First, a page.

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VoD cuts the cord in SA

Some 20% of South Africans who sign up for a subscription video on demand (SVOD) service such as Netflix or Showmax do so with the intention of cancelling their pay television subscription.

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That’s according to GfK’s international ViewScape survey*, which this year covers Africa (South Africa, Kenya and Nigeria) for the first time.

The study—which surveyed 1,250 people representative of urban South African adults with Internet access—shows that 90% of the country’s online adults today use at least one online video service and that just over half are paying to view digital online content. The average user spends around 7 hours and two minutes a day consuming video content, with broadcast television accounting for just 42% of the time South Africans spend in front of a screen.

Consumers in South Africa spend nearly as much of their daily viewing time – 39% of the total – watching free digital video sources such as YouTube and Facebook as they do on linear television. People aged 18 to 24 years spend more than eight hours a day watching video content as they tend to spend more time with free digital video than people above their age.

Says Benjamin Ballensiefen, managing director for Sub Sahara Africa at GfK: “The media industry is experiencing a revolution as digital platforms transform viewers’ video consumption behaviour. The GfK ViewScape study is one of the first to not only examine broadcast television consumption in Kenya, Nigeria and South Africa, but also to quantify how linear and online forms of content distribution fit together in the dynamic world of video consumption.”

The study finds that just over a third of South African adults are using streaming video on demand (SVOD) services, with only 16% of SVOD users subscribing to multiple services. Around 23% use per-pay-view platforms such as DSTV Box Office, while about 10% download pirated content from the Internet. Around 82% still sometimes watch content on disc-based media.

“Linear and non-linear television both play significant roles in South Africa’s video landscape, though disruption from digital players poses a growing threat to the incumbents,” says Molemo Moahloli, general manager for media research & regional business development at GfK Sub Sahara Africa. “Among most demographics, usage of paid online content is incremental to consumption of linear television, but there are signs that younger consumers are beginning to substitute SVOD for pay-television subscriptions.”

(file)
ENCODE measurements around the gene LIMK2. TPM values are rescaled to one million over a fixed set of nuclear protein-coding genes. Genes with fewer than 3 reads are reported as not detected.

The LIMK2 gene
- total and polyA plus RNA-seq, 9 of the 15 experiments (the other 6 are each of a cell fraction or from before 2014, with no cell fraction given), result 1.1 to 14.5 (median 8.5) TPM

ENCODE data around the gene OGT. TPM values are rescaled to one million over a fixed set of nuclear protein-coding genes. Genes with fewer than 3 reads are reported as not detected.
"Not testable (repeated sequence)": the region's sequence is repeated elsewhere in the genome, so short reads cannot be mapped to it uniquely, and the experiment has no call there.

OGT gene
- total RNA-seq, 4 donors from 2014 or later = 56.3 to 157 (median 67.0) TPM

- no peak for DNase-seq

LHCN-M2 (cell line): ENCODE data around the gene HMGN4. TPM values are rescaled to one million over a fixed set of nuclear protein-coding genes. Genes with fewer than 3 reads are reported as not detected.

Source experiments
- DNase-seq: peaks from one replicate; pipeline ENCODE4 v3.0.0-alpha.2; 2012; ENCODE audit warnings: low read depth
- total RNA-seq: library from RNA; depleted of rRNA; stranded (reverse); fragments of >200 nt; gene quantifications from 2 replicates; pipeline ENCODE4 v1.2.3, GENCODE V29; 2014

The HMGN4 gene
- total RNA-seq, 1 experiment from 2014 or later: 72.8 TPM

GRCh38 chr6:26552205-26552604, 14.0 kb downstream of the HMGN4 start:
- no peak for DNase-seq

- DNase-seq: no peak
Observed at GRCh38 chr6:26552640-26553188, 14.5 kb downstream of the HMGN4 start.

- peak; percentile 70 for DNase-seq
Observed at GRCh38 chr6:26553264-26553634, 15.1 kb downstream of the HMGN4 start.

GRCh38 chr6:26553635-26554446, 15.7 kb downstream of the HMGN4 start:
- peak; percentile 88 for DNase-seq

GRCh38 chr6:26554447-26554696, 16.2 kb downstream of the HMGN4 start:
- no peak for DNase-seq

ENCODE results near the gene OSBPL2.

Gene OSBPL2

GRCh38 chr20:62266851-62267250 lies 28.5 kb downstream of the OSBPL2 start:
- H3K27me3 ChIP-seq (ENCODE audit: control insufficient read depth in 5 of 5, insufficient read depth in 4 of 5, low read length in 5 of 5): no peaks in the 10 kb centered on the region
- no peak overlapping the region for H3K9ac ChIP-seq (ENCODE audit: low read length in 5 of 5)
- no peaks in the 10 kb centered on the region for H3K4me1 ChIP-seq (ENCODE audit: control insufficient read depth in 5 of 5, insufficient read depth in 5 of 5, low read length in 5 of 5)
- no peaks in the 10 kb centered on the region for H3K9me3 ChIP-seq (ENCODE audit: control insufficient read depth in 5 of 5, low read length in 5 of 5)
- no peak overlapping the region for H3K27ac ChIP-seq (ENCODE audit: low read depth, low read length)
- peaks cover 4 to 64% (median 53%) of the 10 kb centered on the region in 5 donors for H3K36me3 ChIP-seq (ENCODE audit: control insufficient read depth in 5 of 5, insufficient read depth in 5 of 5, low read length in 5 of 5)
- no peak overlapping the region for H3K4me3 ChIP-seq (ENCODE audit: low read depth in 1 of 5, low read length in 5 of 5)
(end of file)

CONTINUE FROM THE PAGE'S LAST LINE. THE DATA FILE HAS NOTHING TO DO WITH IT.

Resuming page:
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New data rules raise business trust challenges

When the General Data Protection Regulation comes into effect on May 25th, financial services firms will face a new potential threat to their on-going challenges with building strong customer relationships, writes DARREL ORSMOND, Financial Services Industry Head at SAP Africa.

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The regulation – dubbed GDPR for short – is aimed at giving European citizens control back over their personal data. Any firm that creates, stores, manages or transfers personal information of an EU citizen can be held liable under the new regulation. Non-compliance is not an option: the fines are steep, with a maximum penalty of €20-million – or nearly R300-million – for transgressors.

GDPR marks a step toward improved individual rights over large corporates and states that prevents the latter from using and abusing personal information at their discretion. Considering the prevailing trust deficit – one global EY survey found that 60% of global consumers worry about hacking of bank accounts or bank cards, and 58% worry about the amount of personal and private data organisations have about them – the new regulation comes at an opportune time. But it is almost certain to cause disruption to normal business practices when implemented, and therein lies both a threat and an opportunity.

The fundamentals of trust

GDPR is set to tamper with two fundamental factors that can have a detrimental effect on the implicit trust between financial services providers and their customers: firstly, customers will suddenly be challenged to validate that what they thought companies were already doing – storing and managing their personal data in a manner that is respectful of their privacy – is actually happening. Secondly, the outbreak of stories relating to companies mistreating customer data or exposing customers due to security breaches will increase the chances that customers now seek tangible reassurance from their providers that their data is stored correctly.